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The Supreme Court Just Made It Easier for Big Business to Screw the Little Guy

Mother Jones

In a little-known case called American Express v. Italian Colors Restaurant, the Supreme Court today issued yet another decision making it easier for big corporations to use their market power to screw over consumers and small businesses. Thursday’s 5-3 decision affirmed the right of big corporations to use mandatory arbitration clauses in contracts to force small businesses to challenge monopolistic practices in private arbitration rather than through class actions in court. The case shows once again that the conservative majority, led by Chief Justice John Roberts, has no problem with judicial activism when it comes to bolstering corporate power.

Here’s the background on this decision:

The case, Italian Colors v. American Express,was brought by a California Italian restaurant and a group of other small businesses that tried to sue the credit card behemoth for antitrust violations. They allege Amex used its monopoly power to force them to accept its bank-issued knock-off credit cards as a condition of taking regular, more elite American Express cards—and then charging them 30 percent higher fees for the privilege.

The small businesses’ claims were pretty small individually, not more than around $5,000 per shop. So, to make their case worth enough for a lawyer to take it, they banded together to file a class action on behalf of all small businesses affected by the practice. In response, Amex invoked the small print in its contract with them: a clause that not only banned the companies from suing individually but also prevented them from bringing a class action. Instead, Amex insisted the contract required each little businesses to submit to the decision of a private arbitrator paid by Amex, and individually press their claims. (Arbitration is heavily stacked in favor of the big companies, as you can read more about here and here.)

The restaurants estimated, with good evidence, that because of the market research required to press an antitrust case, arbitration would cost each of them almost $1 million to collect a possible maximum of $38,000, making it impossible to bring their claims at all. After a lot of litigation, the little guys prevailed in the 2nd Circuit Court of Appeals, which found that the arbitration clause was unconscionable because it prevented the plaintiffs from having their claims heard in any forum. The court said the arbitration contract should be invalidated and that the class action should go forward in a regular courtroom. (Sonia Sotomayor sat on one of the appeals before heading to the high court and is recusing herself from the case as a result.)

The 2nd Circuit repeatedly voted in favor of the merchants. It heard the case at least three times, including once after the high court reversed its original decision in favor of the restaurants, and it seemed fairly united in its belief that the Amex contract was unenforceable. But the Roberts Court has been no friend of small businesses or consumers, particularly those seeking to bring class actions against big companies. The court’s conservative majority has made class action litigation much harder to bring, mostly notably in 2011 when it struck down a huge sex discrimination case brought by 1.5 million women working at Walmart.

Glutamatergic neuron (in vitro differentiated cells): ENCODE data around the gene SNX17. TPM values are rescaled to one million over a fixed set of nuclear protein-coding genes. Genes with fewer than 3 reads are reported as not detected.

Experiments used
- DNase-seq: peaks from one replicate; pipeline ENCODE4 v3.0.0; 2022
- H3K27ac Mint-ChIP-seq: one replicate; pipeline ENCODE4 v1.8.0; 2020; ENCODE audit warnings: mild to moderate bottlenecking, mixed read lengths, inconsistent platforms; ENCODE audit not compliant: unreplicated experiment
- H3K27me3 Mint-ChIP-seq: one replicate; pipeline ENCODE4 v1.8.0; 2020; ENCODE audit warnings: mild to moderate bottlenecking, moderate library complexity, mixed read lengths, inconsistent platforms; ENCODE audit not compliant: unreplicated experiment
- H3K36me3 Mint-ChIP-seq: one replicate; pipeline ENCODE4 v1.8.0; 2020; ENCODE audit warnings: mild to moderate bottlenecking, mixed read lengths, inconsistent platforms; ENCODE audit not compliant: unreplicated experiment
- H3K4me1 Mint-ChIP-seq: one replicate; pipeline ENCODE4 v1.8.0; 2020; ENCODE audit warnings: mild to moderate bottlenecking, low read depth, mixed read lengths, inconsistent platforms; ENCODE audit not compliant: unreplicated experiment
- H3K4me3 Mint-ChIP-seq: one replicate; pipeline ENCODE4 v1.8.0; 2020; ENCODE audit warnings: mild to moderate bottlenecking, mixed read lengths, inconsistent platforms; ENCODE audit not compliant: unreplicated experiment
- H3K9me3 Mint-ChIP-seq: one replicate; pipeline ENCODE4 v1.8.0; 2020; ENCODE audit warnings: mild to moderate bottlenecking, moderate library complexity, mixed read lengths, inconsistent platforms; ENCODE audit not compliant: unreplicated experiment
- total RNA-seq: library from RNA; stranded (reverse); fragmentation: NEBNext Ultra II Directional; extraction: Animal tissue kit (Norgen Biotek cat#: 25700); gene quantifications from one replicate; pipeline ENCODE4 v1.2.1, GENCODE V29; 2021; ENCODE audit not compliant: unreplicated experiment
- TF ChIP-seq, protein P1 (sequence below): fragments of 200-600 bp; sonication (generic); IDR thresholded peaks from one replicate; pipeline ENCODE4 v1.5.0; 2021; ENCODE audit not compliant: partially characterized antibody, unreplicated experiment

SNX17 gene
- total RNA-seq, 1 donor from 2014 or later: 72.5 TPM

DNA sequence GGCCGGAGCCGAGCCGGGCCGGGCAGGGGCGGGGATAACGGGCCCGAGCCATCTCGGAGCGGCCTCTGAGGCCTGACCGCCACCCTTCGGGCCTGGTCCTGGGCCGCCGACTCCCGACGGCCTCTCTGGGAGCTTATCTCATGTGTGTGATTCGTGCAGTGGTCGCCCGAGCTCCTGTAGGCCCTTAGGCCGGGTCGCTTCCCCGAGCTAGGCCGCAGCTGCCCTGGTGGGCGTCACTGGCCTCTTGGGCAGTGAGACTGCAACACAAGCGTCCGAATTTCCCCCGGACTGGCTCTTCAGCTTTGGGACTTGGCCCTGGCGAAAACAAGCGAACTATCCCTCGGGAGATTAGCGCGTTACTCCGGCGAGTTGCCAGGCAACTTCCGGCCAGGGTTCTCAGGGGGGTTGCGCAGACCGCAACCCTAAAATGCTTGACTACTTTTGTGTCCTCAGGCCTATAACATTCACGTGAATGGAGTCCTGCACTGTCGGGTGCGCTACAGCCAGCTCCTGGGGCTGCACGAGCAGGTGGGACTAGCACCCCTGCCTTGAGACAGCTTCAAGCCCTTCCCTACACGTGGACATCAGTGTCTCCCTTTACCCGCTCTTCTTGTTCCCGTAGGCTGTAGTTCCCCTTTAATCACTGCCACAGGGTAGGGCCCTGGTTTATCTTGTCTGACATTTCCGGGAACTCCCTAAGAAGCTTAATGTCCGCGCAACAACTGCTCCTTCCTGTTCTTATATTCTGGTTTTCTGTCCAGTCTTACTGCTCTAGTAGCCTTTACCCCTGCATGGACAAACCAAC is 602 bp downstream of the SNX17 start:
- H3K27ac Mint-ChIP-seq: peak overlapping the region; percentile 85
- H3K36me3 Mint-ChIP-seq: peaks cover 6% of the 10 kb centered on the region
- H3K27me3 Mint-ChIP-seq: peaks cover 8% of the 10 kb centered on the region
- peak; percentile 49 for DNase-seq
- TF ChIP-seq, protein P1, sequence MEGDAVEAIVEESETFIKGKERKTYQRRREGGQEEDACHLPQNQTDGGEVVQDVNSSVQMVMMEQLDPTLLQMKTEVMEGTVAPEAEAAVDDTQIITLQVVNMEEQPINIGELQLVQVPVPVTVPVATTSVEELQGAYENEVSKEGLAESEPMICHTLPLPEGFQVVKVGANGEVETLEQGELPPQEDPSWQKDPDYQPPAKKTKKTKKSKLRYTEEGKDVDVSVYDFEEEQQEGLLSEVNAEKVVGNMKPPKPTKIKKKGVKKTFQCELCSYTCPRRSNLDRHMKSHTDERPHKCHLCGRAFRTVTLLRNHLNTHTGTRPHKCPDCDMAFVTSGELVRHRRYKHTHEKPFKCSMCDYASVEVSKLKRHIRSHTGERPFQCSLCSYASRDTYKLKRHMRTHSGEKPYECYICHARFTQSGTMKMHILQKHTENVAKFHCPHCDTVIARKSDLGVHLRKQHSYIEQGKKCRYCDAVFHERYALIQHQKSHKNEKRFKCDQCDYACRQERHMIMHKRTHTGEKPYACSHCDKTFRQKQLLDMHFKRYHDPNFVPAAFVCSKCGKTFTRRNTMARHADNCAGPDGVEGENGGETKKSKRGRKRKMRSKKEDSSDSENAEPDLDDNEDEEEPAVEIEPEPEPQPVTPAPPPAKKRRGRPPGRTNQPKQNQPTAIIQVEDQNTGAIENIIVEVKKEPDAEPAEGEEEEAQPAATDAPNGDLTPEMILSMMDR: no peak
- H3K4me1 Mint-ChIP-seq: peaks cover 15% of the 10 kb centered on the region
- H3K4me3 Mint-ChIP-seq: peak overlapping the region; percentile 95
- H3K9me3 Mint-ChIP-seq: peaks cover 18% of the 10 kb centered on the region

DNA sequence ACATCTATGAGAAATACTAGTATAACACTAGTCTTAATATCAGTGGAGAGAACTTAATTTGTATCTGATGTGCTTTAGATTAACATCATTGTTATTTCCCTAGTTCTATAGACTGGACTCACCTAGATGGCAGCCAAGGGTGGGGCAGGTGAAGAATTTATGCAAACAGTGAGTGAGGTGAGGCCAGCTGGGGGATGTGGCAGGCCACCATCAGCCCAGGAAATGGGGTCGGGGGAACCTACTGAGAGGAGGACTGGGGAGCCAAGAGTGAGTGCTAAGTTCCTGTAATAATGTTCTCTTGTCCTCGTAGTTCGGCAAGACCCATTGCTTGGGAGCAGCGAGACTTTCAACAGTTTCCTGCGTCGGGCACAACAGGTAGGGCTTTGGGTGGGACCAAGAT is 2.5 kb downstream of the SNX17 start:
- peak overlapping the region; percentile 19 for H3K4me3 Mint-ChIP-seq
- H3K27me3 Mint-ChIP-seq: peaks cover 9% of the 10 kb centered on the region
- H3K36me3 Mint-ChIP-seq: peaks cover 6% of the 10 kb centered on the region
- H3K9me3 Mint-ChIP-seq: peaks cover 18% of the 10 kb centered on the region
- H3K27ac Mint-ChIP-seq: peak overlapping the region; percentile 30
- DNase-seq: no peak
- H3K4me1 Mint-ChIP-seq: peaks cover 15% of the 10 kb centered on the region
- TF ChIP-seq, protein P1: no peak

That’s one reason public interest lawyers have sounded the alarm about the Amex case for a year, noting that, given the court’s current makeup, the case had potentially awful implications for anyone ripped off while using a credit card or cellphone and for small businesses trying to fend off corporate monopolies.

In an amicus brief submitted in this case on the side of the small businesses, lawyers for AARP, Public Justice, and the American Association for Justice warned that if the court sided with Amex, “statutes intended by Congress to protect weaker parties against stronger parties will essentially be gutted. Small businesses might as well move to a different country where they no longer enjoy the protection of the antitrust laws. At the whim of an employer, workers could be required to prospectively waive their Title VII anti-discrimination rights. Consumer protection laws such as the Truth in Lending Act could be silently, but inescapably, repealed by corporations with the stroke of a pen.”

Indeed, if the court ruled that Amex could use an arbitration clause in a contract with a much less powerful party to escape punishment under the Sherman Antitrust Act, there’s no reason why a big company couldn’t create contracts that prevent people from filing sex discrimination, consumer fraud, or other similar claims in any venue. Laws that Congress passed to protect the public could simply be voided through artfully written arbitration clauses that create expensive hurdles to pressing a claim.

Justice Antonin Scalia, who wrote the majority opinion in the Amex case, seems to believe that this isn’t a problem. He said that the law doesn’t entitle every potential plaintiff a cheap route into court, noting that litigation outside arbitration is expensive, too, a fact that can keep people from exercising their legal rights. His argument boils down to this: The Federal Arbitration Act, a 1925 maritime law that the court has broadened to cover just about everything, trumps every other law on the books. So if a big company breaks the law and screws you, but you signed a contract with an arbitration clause giving away your right to sue or bring class action, you don’t have a case, even if federal law says you do.